Repetition Is Key for MSPs, Even if It Means Saying NoBy John Hazard | Posted 2006-04-13 Email Print
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To leverage their own economies of scale, MSPs must be able to repeat processes to drive efficiency, even if it means saying no to clients and turning away customers.News Analysis: The sales team at Ntirety Technologies, a managed service provider based in Boston, turns away business nearly every day.
So do the folks at Everon Technology Services, another Boston-based MSP.
It's the key to their success, principals at both companies said.
As the MSP model matures, practitioners are realizing the profit margin is based on the economy of scale a provider is able to leverage. By standardizing the process and automating as much as will be allowed, an MSP is able to leverage resources across multiple customers, driving efficiency in the delivery and boosting the margin, MSPs and vendors said.
Using that approach, Ntirety is able to run the same process for all of its managed Database Service customers, maximizing the efficiency of its Database Administrators, who can monitor and maintain multiple accounts remotely.
Even more impressive, removing wiggle room from the sales pitch reduced the sales cycle from three months to three weeks, and even 48 hours in some cases.
Ntirety found smaller companies, though reaping smaller contracts, made for faster sales. "Instead of making the pitch to seven database administrators who are afraid I am taking their job away from them and holding the contract over my head when I win, I sell right to the CEOs, the presidents, the business decision makers," Corey said.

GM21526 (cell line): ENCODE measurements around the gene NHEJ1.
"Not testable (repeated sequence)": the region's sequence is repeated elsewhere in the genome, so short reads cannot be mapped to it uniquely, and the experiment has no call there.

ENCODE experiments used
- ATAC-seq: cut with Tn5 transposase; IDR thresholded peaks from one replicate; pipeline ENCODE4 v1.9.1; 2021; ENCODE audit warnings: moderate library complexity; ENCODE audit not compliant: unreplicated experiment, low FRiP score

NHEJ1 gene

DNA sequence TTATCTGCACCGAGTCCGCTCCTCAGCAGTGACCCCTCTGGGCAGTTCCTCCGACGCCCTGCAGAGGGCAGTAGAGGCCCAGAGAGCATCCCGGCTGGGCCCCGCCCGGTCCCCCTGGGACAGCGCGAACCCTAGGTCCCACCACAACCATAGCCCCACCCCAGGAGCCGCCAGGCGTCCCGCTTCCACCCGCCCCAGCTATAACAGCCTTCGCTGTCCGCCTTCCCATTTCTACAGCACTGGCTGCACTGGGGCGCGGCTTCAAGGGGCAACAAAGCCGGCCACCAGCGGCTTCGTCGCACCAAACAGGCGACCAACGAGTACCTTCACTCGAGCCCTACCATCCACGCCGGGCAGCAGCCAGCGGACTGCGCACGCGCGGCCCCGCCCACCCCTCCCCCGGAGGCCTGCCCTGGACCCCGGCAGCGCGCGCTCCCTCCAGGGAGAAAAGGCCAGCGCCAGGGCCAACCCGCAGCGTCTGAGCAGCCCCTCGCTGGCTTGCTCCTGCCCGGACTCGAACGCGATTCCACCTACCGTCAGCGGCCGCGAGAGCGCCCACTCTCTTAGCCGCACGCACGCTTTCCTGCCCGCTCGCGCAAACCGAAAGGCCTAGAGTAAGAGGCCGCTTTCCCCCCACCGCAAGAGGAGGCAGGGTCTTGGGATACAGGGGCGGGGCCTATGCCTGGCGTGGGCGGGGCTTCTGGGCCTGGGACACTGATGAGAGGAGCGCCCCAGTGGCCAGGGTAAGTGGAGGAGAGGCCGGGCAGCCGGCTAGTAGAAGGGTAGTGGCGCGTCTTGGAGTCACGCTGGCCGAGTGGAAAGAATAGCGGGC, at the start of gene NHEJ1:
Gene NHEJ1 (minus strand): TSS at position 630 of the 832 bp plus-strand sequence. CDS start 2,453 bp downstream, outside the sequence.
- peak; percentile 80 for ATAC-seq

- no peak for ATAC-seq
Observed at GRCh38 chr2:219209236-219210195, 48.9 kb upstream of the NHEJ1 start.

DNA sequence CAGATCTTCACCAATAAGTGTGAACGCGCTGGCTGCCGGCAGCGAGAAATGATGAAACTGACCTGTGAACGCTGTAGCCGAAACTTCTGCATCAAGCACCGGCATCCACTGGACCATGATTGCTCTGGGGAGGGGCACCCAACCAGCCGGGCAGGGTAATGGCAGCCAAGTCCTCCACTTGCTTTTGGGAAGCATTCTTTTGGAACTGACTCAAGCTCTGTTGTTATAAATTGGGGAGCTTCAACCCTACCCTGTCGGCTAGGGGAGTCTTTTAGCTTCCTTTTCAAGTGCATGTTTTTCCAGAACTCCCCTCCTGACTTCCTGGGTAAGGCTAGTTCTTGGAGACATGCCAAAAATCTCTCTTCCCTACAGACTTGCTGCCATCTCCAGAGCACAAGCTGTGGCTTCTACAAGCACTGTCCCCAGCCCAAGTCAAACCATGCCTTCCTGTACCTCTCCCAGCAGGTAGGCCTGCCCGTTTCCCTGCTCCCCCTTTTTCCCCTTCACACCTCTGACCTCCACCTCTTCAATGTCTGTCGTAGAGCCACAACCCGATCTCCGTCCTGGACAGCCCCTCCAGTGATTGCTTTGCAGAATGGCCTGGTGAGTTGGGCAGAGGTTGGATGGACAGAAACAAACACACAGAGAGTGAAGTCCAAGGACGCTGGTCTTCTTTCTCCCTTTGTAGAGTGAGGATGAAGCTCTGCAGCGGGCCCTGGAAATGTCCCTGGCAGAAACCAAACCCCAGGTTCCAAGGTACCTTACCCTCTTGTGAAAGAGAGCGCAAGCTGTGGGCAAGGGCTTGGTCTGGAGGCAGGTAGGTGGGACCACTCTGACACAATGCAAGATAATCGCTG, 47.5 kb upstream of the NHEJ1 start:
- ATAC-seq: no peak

Everon, a general IT MSP, goes a step further, to what CEO Michael Cooch calls a "no-touch approach."
Everon is able sell to and service clients nationwide without ever leaving the office. The company maintains continuous relationships by phone and deploys partners to remote customers only when absolutely necessary, Cooch said. Everything else is done remotely and automated, as often as possible.
"It is much more cost-effective than driving to every client," Cooch said. "If you're adding people every time you add clients you're eating into the margin. You can't do that if everyone who walked through the door needed customized solutions; I wouldn't make any margin."
MSPs essentially oversubscribe themselves, to maximize use of their resources, Corey said.
"You're banking your sales and delivery method on the fact that not every one will have an emergency at the same time," he said. "You're also banking on the fact that if you do the proper maintenance, you won't ever have an emergency."
This strategy requires Cooch and Everon to say no to many customers, he said. The MSP maintains a list of services and prices on its Web site and never alters either to land a customer, something that took discipline, especially early on, when sales were scarce, Cooch said.
Following that approach, Everon has driven margins near to 45 percent, Cooch said.
Saying no can be a smart decision, said Robert Scott, an attorney and partner with his brother in the Dallas law firm of Scott & Scott. Scott represents IT firms and often finds himself picking up the pieces when relationships go sour.
"The customer has to be the right one," he said. "There are things a customer does that can influence the profitability of the service provider."
By keeping exhausting records and measurements of sales, employees and delivery, MSPs will be able to judge which clients work and which ones shave margin, Cooch said.
"That's how you create value," he said. "If it doesn't fit, we don't do it."